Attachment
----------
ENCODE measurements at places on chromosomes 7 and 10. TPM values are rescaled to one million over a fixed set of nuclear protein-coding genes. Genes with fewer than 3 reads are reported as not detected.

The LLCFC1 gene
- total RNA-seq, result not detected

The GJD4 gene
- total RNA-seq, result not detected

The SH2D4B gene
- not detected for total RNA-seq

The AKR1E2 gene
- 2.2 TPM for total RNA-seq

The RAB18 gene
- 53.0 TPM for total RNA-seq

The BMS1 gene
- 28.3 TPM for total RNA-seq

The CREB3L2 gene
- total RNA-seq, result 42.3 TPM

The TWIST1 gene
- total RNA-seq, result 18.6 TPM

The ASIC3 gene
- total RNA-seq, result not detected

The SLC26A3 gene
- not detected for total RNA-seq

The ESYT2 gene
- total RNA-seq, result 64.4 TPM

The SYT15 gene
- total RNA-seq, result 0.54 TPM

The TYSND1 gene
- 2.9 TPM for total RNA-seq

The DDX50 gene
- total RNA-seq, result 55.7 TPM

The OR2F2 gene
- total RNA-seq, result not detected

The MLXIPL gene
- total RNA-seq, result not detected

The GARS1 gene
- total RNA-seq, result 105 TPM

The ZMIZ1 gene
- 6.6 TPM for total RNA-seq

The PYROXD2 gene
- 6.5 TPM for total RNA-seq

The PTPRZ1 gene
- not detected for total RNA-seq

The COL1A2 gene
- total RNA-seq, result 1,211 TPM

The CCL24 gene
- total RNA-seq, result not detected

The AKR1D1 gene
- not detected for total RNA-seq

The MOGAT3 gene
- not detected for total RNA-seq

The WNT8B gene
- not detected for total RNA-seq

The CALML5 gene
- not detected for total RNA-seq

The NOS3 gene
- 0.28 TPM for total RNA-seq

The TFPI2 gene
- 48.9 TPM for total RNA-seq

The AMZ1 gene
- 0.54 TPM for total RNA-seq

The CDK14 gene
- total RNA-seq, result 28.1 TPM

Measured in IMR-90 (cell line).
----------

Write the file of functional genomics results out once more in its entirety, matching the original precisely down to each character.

ENCODE measurements at places on chromosomes 7 and 10. TPM values are rescaled to one million over a fixed set of nuclear protein-coding genes. Genes with fewer than 3 reads are reported as not detected.

The LLCFC1 gene
- total RNA-seq, result not detected

The GJD4 gene
- total RNA-seq, result not detected

The SH2D4B gene
- not detected for total RNA-seq

The AKR1E2 gene
- 2.2 TPM for total RNA-seq

The RAB18 gene
- 53.0 TPM for total RNA-seq

The BMS1 gene
- 28.3 TPM for total RNA-seq

The CREB3L2 gene
- total RNA-seq, result 42.3 TPM

The TWIST1 gene
- total RNA-seq, result 18.6 TPM

The ASIC3 gene
- total RNA-seq, result not detected

The SLC26A3 gene
- not detected for total RNA-seq

The ESYT2 gene
- total RNA-seq, result 64.4 TPM

The SYT15 gene
- total RNA-seq, result 0.54 TPM

The TYSND1 gene
- 2.9 TPM for total RNA-seq

The DDX50 gene
- total RNA-seq, result 55.7 TPM

The OR2F2 gene
- total RNA-seq, result not detected

The MLXIPL gene
- total RNA-seq, result not detected

The GARS1 gene
- total RNA-seq, result 105 TPM

The ZMIZ1 gene
- 6.6 TPM for total RNA-seq

The PYROXD2 gene
- 6.5 TPM for total RNA-seq

The PTPRZ1 gene
- not detected for total RNA-seq

The COL1A2 gene
- total RNA-seq, result 1,211 TPM

The CCL24 gene
- total RNA-seq, result not detected

The AKR1D1 gene
- not detected for total RNA-seq

The MOGAT3 gene
- not detected for total RNA-seq

The WNT8B gene
- not detected for total RNA-seq

The CALML5 gene
- not detected for total RNA-seq

The NOS3 gene
- 0.28 TPM for total RNA-seq

The TFPI2 gene
- 48.9 TPM for total RNA-seq

The AMZ1 gene
- 0.54 TPM for total RNA-seq

The CDK14 gene
- total RNA-seq, result 28.1 TPM

Measured in IMR-90 (cell line).